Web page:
Roast the turkey in the hot oven for 10–15 minutes. Take the tray out of the oven, baste the bird with the pan juices and lay the bacon rashers over the breast to keep it moist. Baste again. Lower the setting to 180°C/Gas 4 and cook for about 2½ hours (calculating at 30 minutes per kg), basting occasionally.
To test whether your turkey is cooked, insert a skewer into the thickest part of the leg and check that the juices are running clear, rather than pink. As oven temperatures and turkey shapes and sizes vary, it is crucial to check your turkey about 30 minutes before the calculated roasting time. If the juices are pink, roast for another 15 minutes and check again. Repeat as necessary until the turkey is cooked.
Transfer the turkey to a warmed platter and remove the parson’s nose, wings and tips of the drumsticks; reserve these for the gravy. Leave the turkey to rest in a warm place for at least 45 minutes; make the gravy in the meantime. Remove the bay leaves from under the skin before carving. Serve the turkey with the piping hot gravy, stuffing and accompaniments.
Gordon Ramsay’s top tips for making roast turkey with lemon, parsley and garlic butter
How to keep the turkey moist
The butter in this recipe keeps the turkey moist - which is one of the most important things to do when it comes to roasting a turkey as its such a lean meat. Adding bacon to the top of the turkey (after 10 mins in the oven, and basting) also helps to protect the roast turkey from drying out when cooking.
How do you stop the butter from burning when roasting a turkey?
The olive oil in the butter mixture stops the butter mixture from burning in the turkey so make sure you add it in. Drizzle the turkey with oil before cooking too. This will help the skin crisp up and stop the butter from burning.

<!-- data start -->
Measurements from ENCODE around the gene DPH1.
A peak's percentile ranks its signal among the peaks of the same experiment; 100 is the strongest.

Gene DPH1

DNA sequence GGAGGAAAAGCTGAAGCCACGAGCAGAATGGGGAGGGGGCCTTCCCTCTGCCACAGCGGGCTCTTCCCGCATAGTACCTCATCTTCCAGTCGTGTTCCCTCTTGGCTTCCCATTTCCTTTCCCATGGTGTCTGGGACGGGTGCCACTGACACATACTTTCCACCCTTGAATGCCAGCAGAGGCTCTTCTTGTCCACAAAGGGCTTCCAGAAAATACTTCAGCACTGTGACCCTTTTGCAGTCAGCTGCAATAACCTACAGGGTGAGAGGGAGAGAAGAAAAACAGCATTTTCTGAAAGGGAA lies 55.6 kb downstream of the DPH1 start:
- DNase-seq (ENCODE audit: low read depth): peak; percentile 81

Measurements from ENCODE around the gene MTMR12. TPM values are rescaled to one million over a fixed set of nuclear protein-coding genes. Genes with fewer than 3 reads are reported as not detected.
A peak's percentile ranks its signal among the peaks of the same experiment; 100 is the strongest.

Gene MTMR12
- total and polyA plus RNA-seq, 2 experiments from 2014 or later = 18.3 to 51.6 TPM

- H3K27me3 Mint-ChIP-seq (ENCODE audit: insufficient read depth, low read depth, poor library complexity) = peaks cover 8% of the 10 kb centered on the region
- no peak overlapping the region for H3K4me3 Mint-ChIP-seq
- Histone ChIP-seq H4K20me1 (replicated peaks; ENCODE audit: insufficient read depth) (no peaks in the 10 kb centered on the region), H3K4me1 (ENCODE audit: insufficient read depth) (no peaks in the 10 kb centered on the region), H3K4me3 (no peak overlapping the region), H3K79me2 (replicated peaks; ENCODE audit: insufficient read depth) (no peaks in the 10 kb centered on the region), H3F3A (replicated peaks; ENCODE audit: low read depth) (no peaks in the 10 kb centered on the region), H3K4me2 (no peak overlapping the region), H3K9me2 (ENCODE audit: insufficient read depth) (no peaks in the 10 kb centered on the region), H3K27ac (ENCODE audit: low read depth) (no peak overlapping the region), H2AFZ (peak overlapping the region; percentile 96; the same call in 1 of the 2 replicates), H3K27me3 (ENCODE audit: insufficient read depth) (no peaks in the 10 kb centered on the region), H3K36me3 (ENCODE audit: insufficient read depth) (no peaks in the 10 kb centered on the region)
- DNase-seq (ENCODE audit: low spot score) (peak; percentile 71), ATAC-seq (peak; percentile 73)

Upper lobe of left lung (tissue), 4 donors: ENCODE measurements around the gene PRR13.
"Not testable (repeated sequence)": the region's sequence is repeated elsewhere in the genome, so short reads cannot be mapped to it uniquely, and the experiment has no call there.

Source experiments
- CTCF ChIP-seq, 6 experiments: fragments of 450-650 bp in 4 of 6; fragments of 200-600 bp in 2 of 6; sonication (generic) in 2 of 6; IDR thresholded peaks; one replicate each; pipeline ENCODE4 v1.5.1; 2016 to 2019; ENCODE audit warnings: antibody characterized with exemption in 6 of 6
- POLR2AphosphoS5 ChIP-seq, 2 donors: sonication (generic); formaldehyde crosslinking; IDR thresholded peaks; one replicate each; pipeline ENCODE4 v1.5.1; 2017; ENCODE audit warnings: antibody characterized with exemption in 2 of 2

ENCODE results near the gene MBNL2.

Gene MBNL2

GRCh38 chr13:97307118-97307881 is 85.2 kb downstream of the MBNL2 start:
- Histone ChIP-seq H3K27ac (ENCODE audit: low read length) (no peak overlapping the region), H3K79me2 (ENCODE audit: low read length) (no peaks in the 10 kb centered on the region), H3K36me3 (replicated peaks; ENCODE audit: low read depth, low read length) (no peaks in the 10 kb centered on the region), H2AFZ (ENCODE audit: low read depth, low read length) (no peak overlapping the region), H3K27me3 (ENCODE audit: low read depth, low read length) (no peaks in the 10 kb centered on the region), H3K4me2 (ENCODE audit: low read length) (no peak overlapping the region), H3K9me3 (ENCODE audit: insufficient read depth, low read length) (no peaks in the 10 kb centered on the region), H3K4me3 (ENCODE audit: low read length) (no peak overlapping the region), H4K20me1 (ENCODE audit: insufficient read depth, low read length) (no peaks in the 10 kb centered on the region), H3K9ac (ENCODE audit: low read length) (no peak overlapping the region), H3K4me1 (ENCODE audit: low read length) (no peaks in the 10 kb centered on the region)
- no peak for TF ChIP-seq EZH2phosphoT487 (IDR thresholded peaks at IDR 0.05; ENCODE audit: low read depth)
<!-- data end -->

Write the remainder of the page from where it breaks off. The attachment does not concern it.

How to prepare the garlic for a roast turkey
Make sure you puree and crush the garlic before adding to the butter mix as it will make sure the turkey meat is infused gently and won’t be too overpowering.
How to stuff a roast turkey
Putting the onions in halved will make sure that when the bird roasts, the onion flavour will be transferred into the birds meat. The lemon and bay leaves add a bitter sweet flavour to the bird when paired with the onion is heavenly.
How do you stuff turkey with butter?
The butter in this recipe is placed between the meat and the skin, under the skin of the turkey to guarantee the meat stays moist during roasting. When adding the butter, add under the skin, pin the opening down and massage the butter into the middle of the bird to make sure the butter is evenly spread. The remaining butter should be massaged on the outside of the bird over the breast, wings and legs.
Can you prepare the turkey the night before?
You can do all the prep for the turkey the night before. Just cover the turkey in tin foil once you’ve buttered and stuffed it. You can then store in the fridge overnight ready to cook first thing Christmas or Thanksgiving morning.
How long to leave roast turkey to rest
Leaving the turkey to rest after cooking for about 2-2 and a half hours. As the meat relaxes it will absorb more of the juices and flavours making it more succulent, flavoursome and tender when it comes to serving, plus it’ll be easier to carve.